I Was a Teenage Fraudster in the Guardian today.
Barry Minkow eventually imprisoned for a major wall street fraud, is “poacher turned gamekeper”, interviewed on BBC Today this morning. Describes small mis-representations leading to larger frauds, and an environment of collusion within business, even including ostensibly “independant” auditors. Makes explicit reference to the big accountancy firms and their independantly named consultancy arms. More evidence of Argyris / DeLorean / Galbraith effect.
Quote […not one of those companies went into business to defraud. Not one. Neither did I. What people don’t realise is that fraud is always a means to an end, never an end in itself. There is always a rationalisation ….] Unquote – That word “rationalisation” again.
Quote […shares soared from an initial offering of $4 to $18. Nobody was in the mood for asking questions – which was unfortunate, because Minkow might have had difficulty answering them …. Live for the now. Very existential. Jean-Paul Sartre. Camus.] Unquote. That’s the first time Sartre and Camus have crept into the philosophical thread.
Quote […auditors …. more criminally gullible than conspiring.] Unquote. Argyris calls it “skilled incompetence”.
Quote […’Things go from order to disorder …. This is one of the laws of what I call fraudodynamics. Let’s say Nick Leeson got the one good trading day he needed to cure the fraud. Well, he’s reinforced subconsciously the idea that he can do it – faced with pressure, he’ll do it again. Do you think Nick Leeson’s first trade was a billion? Of course not.] Unquote. Order, disorder, fraudodynamics – getting close to information as negative entropy view.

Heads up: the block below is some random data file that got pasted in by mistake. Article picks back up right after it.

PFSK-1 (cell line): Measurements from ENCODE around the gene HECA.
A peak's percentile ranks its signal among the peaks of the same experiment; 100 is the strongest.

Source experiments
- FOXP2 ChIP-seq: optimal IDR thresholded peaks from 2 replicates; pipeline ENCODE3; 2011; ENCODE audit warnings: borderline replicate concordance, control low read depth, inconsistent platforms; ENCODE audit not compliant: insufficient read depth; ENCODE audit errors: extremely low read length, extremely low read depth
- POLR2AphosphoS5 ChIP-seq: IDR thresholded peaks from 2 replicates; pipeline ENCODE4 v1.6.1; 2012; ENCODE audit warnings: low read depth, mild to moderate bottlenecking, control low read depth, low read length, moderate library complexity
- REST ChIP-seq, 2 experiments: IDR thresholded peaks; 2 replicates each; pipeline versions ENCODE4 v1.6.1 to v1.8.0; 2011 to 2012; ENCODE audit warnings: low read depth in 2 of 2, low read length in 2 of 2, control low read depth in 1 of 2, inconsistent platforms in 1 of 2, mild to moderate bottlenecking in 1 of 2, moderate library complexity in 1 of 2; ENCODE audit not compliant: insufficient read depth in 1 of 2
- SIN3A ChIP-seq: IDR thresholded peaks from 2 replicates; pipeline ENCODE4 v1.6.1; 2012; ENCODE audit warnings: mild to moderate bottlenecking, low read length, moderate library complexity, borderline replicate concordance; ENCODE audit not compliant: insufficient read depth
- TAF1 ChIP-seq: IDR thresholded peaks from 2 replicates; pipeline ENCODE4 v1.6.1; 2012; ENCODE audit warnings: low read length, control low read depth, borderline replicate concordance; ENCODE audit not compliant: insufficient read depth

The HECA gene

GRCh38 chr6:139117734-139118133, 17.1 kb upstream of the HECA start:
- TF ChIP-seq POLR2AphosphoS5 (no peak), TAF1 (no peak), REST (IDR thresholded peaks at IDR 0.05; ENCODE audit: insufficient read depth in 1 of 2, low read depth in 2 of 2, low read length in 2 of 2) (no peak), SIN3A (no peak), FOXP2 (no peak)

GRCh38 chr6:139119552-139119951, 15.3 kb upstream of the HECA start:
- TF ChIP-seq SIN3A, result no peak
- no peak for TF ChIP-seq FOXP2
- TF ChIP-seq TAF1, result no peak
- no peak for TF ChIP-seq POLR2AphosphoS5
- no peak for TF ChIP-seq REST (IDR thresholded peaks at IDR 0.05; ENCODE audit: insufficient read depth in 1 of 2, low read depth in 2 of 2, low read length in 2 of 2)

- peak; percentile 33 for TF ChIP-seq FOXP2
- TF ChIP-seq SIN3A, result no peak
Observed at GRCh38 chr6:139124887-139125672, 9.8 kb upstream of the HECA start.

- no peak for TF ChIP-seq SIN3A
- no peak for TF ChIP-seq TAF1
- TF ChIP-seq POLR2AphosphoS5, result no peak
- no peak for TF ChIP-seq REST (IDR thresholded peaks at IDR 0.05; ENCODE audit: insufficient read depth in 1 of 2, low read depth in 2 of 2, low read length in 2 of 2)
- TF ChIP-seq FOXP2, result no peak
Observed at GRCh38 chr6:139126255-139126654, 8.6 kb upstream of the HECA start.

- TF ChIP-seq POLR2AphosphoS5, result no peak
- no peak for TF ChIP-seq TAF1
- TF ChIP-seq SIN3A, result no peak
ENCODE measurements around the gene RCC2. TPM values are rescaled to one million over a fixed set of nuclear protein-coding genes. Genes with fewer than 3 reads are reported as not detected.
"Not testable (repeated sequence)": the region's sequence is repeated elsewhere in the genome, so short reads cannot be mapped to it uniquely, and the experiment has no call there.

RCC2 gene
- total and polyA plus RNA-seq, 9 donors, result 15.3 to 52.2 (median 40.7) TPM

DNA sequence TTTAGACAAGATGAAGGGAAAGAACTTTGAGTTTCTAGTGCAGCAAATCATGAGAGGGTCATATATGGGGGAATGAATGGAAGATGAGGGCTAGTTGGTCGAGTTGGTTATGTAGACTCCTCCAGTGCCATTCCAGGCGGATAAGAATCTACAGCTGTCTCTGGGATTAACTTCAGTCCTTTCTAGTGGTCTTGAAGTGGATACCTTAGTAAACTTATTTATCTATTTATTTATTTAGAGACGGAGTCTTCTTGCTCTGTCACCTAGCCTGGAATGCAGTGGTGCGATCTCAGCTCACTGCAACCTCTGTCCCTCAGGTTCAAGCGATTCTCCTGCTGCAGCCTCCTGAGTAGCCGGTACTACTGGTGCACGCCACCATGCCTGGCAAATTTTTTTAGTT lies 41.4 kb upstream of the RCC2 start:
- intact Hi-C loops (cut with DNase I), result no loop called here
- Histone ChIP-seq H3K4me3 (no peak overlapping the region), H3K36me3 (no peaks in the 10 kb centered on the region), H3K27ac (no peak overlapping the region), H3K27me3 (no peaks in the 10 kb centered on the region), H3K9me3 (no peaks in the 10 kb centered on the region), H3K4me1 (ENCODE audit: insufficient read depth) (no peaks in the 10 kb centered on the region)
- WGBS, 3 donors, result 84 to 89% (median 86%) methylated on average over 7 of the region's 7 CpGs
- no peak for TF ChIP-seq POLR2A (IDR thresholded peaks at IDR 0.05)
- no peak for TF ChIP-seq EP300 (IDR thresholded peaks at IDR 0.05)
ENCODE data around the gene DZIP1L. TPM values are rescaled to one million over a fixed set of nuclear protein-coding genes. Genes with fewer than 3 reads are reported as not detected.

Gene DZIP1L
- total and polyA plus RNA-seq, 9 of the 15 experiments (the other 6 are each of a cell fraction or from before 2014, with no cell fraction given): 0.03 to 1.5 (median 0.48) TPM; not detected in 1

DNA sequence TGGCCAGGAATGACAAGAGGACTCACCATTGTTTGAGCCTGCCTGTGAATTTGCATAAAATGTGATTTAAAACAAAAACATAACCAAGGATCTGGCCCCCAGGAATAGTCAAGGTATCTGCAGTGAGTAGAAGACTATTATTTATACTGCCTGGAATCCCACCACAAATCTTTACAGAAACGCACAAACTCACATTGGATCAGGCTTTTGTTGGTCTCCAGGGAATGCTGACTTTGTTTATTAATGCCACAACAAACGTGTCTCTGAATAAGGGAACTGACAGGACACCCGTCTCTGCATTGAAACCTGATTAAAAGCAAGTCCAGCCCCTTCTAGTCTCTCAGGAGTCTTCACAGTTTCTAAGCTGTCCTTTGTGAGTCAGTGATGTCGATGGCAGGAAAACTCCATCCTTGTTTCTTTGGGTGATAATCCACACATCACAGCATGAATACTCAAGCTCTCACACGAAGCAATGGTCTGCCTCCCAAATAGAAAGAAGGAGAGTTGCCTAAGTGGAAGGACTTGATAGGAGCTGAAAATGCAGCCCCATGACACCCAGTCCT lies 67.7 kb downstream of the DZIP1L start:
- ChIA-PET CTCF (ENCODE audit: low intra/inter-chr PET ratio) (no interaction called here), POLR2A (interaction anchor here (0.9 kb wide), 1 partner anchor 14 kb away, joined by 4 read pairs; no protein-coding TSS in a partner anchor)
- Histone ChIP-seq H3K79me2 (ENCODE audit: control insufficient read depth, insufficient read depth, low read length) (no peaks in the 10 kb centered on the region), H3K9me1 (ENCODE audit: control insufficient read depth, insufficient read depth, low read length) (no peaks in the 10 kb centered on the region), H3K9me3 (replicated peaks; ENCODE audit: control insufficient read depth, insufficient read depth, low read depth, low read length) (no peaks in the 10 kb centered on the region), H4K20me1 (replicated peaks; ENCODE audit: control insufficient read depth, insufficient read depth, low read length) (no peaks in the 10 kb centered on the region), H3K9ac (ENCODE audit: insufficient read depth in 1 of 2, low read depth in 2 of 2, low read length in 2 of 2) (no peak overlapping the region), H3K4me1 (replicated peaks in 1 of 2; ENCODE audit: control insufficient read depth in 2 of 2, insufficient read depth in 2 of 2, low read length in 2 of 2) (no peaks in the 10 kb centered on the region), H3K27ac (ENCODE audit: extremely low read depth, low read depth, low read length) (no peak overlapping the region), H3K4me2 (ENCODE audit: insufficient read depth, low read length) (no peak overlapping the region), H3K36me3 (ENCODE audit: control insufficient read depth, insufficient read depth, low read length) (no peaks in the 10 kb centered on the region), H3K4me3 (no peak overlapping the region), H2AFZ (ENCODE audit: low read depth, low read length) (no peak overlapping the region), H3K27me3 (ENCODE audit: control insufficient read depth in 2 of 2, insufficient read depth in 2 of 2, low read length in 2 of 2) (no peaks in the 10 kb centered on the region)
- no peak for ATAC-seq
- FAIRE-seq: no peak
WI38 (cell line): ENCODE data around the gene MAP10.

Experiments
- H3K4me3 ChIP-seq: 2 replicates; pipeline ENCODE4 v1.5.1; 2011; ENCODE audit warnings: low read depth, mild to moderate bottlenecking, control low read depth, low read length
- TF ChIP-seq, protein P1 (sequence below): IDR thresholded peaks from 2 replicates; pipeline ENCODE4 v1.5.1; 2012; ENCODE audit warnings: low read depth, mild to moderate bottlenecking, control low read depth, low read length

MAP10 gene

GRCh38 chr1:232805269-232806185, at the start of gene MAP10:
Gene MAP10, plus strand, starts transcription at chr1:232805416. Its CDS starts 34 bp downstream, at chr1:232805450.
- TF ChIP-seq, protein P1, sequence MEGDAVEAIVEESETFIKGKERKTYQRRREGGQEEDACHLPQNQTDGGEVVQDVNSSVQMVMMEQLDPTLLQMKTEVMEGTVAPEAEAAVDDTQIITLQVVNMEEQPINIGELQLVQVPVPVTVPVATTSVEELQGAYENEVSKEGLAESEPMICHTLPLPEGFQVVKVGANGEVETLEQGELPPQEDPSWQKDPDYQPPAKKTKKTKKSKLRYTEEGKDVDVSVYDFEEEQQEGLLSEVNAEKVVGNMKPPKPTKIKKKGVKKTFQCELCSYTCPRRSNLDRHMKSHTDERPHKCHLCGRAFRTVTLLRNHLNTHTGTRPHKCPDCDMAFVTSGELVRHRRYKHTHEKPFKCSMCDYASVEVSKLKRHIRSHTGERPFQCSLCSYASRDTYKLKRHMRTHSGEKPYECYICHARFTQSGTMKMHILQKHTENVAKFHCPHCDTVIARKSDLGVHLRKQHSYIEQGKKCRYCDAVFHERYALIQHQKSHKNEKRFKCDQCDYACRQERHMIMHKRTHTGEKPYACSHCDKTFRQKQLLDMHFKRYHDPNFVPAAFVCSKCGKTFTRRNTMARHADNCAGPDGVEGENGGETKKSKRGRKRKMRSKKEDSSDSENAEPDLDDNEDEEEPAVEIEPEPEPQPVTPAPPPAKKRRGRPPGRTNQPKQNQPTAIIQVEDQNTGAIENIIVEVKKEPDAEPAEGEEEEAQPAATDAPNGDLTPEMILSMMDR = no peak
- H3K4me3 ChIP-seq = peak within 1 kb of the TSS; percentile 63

In my own experience they don’t start as “frauds” they are well intentioned simplifications to avoid hassle, embarassment, explanatory effort etc, but the effect is that “official” figures never tell the true story. I can think of many an occasion where I’ve had debates along the lines of why don’t we just capture the truth (say in manhour expenditure, or in bid tabulation) and put any allocation / rationalisation / interpretation (even spin if required) in the decision / recommendation / report. Unfortunately when the interpretation is reverse engineered into the numbers, to keep life simple (consistently rational) you no longer have honest information available. The right decision gets made locally, but any aggregate or historical view of the “facts” is in reality now misinformation. In the absence of continuity of people and experience, knowing the true circumstances, it makes knowledge management a very shaky prospect.